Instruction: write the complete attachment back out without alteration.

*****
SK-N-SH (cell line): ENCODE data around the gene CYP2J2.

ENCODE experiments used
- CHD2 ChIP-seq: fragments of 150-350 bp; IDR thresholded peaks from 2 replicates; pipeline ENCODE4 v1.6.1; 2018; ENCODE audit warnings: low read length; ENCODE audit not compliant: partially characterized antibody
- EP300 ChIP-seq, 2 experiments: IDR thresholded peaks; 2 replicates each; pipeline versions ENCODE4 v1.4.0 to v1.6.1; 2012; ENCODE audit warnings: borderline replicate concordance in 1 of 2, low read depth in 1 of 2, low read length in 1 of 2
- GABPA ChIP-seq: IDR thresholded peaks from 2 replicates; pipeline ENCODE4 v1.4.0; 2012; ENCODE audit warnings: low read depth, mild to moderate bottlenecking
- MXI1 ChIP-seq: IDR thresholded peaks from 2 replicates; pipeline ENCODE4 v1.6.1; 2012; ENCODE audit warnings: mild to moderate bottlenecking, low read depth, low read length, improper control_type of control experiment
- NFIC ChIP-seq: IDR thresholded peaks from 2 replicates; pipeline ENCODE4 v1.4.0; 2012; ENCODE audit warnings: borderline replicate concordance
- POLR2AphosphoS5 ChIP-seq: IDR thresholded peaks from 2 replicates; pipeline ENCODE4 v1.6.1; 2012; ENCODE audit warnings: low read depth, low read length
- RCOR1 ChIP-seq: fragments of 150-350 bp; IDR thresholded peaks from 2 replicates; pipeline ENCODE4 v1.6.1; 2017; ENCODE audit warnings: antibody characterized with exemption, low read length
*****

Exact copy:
SK-N-SH (cell line): ENCODE data around the gene CYP2J2.

ENCODE experiments used
- CHD2 ChIP-seq: fragments of 150-350 bp; IDR thresholded peaks from 2 replicates; pipeline ENCODE4 v1.6.1; 2018; ENCODE audit warnings: low read length; ENCODE audit not compliant: partially characterized antibody
- EP300 ChIP-seq, 2 experiments: IDR thresholded peaks; 2 replicates each; pipeline versions ENCODE4 v1.4.0 to v1.6.1; 2012; ENCODE audit warnings: borderline replicate concordance in 1 of 2, low read depth in 1 of 2, low read length in 1 of 2
- GABPA ChIP-seq: IDR thresholded peaks from 2 replicates; pipeline ENCODE4 v1.4.0; 2012; ENCODE audit warnings: low read depth, mild to moderate bottlenecking
- MXI1 ChIP-seq: IDR thresholded peaks from 2 replicates; pipeline ENCODE4 v1.6.1; 2012; ENCODE audit warnings: mild to moderate bottlenecking, low read depth, low read length, improper control_type of control experiment
- NFIC ChIP-seq: IDR thresholded peaks from 2 replicates; pipeline ENCODE4 v1.4.0; 2012; ENCODE audit warnings: borderline replicate concordance
- POLR2AphosphoS5 ChIP-seq: IDR thresholded peaks from 2 replicates; pipeline ENCODE4 v1.6.1; 2012; ENCODE audit warnings: low read depth, low read length
- RCOR1 ChIP-seq: fragments of 150-350 bp; IDR thresholded peaks from 2 replicates; pipeline ENCODE4 v1.6.1; 2017; ENCODE audit warnings: antibody characterized with exemption, low read length